American College Of Surgeons - Inspiring Quality: Highest Standards, Better Outcomes

YFA E-News: June 2016

Message from the Editor

This spring, the Young Fellows Association (YFA) Governing Council attended the American College of Surgeons (ACS) 2016 Leadership & Advocacy Summit.  Many topics were discussed including the College’s advocacy efforts, ACSPA-SurgeonsPAC, emotional intelligence, chapter participation, and becoming a surgeon leader.  The event concluded with a trip to Capitol Hill where College members, via a tour de force, met with members of Congress and promoted issues pertinent to surgeons and their patients.  As healthcare reform continues to march forward, the overwhelming message was that now more than ever is the time to leverage our advocacy efforts and develop leadership skills useful to current, and future, surgeons.  To learn more, or join, SurgeonsPAC, please visit www.surgeonspac.org or contact SurgeonsPAC staff at 202-672-1520. 

Contributions to ACSPA-SurgeonsPAC are not deductible as charitable contributions for federal income tax purposes. Contributions are voluntary, and all members of ACSPA have the right to refuse to contribute without reprisal. Federal law prohibits ACSPA-SurgeonsPAC from accepting contributions from foreign nations. By law, if your contributions are made using a personal check or credit card, ACSPA-SurgeonsPAC may use your contribution only to support candidates in federal elections. All corporate contributions to ACSPA-SurgeonsPAC will be used for educational and administrative fees of ACSPA and other activities permissible under federal law. Federal law requires ACSPA-SurgeonsPAC to use its best efforts to collect and report the name, mailing address, occupation, and the name of the employer of individuals whose contributions exceed $200 in a calendar year. ACSPA-SurgeonsPAC is a program of the ACSPA, which is exempt from federal income tax under section 501c(6) of the Internal Revenue Code.

James Suliburk, MD, FACS
YFA E-News Editor
Houston, TX

Advocacy: Sharing the Surgeon’s Voice

The ACS is the voice of all surgeons across all specialties. If we aren’t advocating to inform policies that affect our practice and patient care, someone else will. Hear why it’s imperative for surgeons to get involved and influence the future of surgery.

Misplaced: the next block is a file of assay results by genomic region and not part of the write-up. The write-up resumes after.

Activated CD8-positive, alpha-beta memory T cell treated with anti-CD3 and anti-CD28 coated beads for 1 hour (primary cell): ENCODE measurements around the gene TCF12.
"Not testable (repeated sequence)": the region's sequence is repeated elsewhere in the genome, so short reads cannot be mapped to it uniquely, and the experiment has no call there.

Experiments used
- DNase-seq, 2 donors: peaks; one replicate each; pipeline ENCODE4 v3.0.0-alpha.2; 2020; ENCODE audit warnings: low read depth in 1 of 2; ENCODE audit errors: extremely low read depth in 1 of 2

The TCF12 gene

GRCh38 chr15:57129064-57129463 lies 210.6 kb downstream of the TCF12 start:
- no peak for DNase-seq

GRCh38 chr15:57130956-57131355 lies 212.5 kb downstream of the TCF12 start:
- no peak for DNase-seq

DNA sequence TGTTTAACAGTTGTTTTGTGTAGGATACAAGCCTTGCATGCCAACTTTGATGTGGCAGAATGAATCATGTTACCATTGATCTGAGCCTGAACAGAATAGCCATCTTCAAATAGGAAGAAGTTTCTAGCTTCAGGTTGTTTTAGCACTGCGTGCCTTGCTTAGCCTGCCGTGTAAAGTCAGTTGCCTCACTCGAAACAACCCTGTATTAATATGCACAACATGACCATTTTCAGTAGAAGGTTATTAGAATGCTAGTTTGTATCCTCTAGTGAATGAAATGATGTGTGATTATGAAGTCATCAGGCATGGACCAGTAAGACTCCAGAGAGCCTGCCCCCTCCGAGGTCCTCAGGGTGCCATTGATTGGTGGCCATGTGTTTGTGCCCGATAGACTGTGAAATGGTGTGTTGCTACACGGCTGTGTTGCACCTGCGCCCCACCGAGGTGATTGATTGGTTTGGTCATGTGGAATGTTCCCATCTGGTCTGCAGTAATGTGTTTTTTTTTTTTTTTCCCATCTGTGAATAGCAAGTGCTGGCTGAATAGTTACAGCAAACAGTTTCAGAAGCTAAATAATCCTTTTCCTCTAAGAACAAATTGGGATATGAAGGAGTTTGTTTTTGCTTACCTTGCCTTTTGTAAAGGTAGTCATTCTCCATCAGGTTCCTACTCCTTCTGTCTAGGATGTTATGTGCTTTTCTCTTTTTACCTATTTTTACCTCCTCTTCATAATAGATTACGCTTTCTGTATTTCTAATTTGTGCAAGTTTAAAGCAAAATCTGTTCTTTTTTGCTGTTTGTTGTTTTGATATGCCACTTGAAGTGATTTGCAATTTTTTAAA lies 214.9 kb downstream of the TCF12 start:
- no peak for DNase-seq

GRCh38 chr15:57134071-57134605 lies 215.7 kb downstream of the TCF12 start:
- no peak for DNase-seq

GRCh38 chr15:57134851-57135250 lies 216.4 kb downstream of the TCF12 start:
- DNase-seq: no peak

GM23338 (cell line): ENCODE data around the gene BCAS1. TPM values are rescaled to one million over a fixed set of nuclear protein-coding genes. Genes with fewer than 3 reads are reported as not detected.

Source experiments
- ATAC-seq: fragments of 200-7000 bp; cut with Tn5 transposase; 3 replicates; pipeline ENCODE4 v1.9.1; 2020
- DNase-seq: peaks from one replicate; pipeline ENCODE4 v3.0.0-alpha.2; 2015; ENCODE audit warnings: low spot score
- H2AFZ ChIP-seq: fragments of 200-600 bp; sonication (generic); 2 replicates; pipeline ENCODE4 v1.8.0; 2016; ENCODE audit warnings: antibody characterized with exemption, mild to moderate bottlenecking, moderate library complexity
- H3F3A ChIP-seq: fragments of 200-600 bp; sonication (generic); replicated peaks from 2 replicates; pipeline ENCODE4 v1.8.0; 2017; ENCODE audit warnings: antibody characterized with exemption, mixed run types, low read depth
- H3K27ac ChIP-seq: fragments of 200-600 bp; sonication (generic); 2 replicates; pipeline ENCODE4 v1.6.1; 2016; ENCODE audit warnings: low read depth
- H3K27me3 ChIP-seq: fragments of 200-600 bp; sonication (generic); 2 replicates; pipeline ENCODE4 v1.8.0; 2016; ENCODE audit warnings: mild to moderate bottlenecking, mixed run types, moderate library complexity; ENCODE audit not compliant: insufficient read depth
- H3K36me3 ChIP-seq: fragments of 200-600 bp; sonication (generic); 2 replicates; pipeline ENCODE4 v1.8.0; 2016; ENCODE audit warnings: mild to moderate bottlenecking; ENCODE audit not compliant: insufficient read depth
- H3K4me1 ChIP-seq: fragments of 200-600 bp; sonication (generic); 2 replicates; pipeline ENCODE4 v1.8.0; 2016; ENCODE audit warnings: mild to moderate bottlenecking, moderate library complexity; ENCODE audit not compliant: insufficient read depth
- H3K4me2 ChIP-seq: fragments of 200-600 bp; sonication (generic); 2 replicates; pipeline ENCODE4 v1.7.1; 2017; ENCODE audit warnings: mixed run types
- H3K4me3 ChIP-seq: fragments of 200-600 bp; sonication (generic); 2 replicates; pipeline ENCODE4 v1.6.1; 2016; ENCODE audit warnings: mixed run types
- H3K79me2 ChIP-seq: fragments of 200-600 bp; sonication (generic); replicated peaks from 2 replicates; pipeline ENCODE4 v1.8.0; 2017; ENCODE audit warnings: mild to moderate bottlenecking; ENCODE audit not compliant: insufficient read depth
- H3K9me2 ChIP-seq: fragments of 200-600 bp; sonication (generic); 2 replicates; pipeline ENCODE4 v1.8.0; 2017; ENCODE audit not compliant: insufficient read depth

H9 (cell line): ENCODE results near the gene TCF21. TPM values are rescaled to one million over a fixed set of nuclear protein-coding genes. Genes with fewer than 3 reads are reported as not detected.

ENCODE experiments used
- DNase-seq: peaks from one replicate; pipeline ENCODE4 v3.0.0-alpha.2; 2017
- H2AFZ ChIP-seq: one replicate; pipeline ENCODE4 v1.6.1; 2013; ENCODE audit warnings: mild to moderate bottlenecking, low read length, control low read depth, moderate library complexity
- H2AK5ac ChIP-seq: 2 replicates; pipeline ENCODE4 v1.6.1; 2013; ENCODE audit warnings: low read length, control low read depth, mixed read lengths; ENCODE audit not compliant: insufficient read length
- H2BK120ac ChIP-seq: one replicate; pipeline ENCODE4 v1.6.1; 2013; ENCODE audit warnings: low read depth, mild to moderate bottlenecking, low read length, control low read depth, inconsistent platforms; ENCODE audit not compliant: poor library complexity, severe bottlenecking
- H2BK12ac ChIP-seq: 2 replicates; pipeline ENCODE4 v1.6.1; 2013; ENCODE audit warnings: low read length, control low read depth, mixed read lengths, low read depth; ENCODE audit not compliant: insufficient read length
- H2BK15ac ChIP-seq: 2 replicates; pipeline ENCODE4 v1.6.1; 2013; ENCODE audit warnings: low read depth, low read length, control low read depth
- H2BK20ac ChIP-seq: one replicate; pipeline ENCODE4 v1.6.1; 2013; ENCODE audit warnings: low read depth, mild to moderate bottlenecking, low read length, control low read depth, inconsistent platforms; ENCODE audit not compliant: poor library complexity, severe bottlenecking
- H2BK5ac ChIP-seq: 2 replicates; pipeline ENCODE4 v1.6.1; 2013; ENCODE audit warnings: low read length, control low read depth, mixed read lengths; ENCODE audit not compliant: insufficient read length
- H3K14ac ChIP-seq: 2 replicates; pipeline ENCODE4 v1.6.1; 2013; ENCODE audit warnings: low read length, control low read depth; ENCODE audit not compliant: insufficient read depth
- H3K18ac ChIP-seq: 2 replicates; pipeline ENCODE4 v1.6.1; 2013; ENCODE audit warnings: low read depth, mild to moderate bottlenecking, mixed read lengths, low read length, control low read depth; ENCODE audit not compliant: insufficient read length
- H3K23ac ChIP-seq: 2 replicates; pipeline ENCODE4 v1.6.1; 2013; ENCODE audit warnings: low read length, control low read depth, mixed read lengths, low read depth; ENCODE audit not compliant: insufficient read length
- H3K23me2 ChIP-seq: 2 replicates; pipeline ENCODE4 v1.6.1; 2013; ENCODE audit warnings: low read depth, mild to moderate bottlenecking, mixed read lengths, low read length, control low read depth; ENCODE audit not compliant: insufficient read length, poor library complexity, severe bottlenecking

Log in today at SurgeonsVoice to get up-to-the-minute information on legislative issues affecting you.

Joshua A. Broghammer, MD, FACS
Kansas City, KS

Leadership & Advocacy Summit Essay Contest

A. Britton ChristmasWhile under the mentorship of Hiram C. Polk, MD, FACS, and J. David Richardson, MD, FACS, at the University of Louisville in Kentucky, I was trained that physicians are, above all else, leaders and advocates for our patients. Although surgeons are often looked upon as team leaders and patient advocates, few receive formal leadership training. Through my recent experience, I honestly believe that the ACS Leadership & Advocacy Summit represents a foundation for the recruitment, development, and growth of future leaders in surgery.   

The Leadership Summit provided valuable information and insight on team management and conflict resolution, sustained leadership, and emotional intelligence. As surgeons, we are expected to be leaders and problem solvers, although sometimes at the expense of our own teams. However, we must acknowledge that the success of any team hinges on communication and a flattening of the hierarchy pyramid in which all members provide input. The Leadership Summit sessions provided tools for self-assessment, strategic thinking, and team success. Another valuable aspect of the Summit was the opportunity to meet with other local leaders for a unified discussion about the pressing issues for our respective states thereby establishing contacts and unification for our efforts.

The Advocacy Summit offered participants the opportunity to learn legislative, health policy, and lobbying processes. This culminated in a tremendous opportunity for advocacy development through meetings with members of Congress and their staffs on Capitol Hill. I would not only recommend, but encourage, every young surgeon to participate in advocacy. Advocacy affords the young surgeon the opportunity to tell the story not only of the care we provide but also the stories of the patients for whom we care. As surgeons, we are educators and it is our duty to educate not only our patients, but also our legislators.

A. Britton Christmas, MD, FACS
Carolinas Medical Center, Charlotte, NC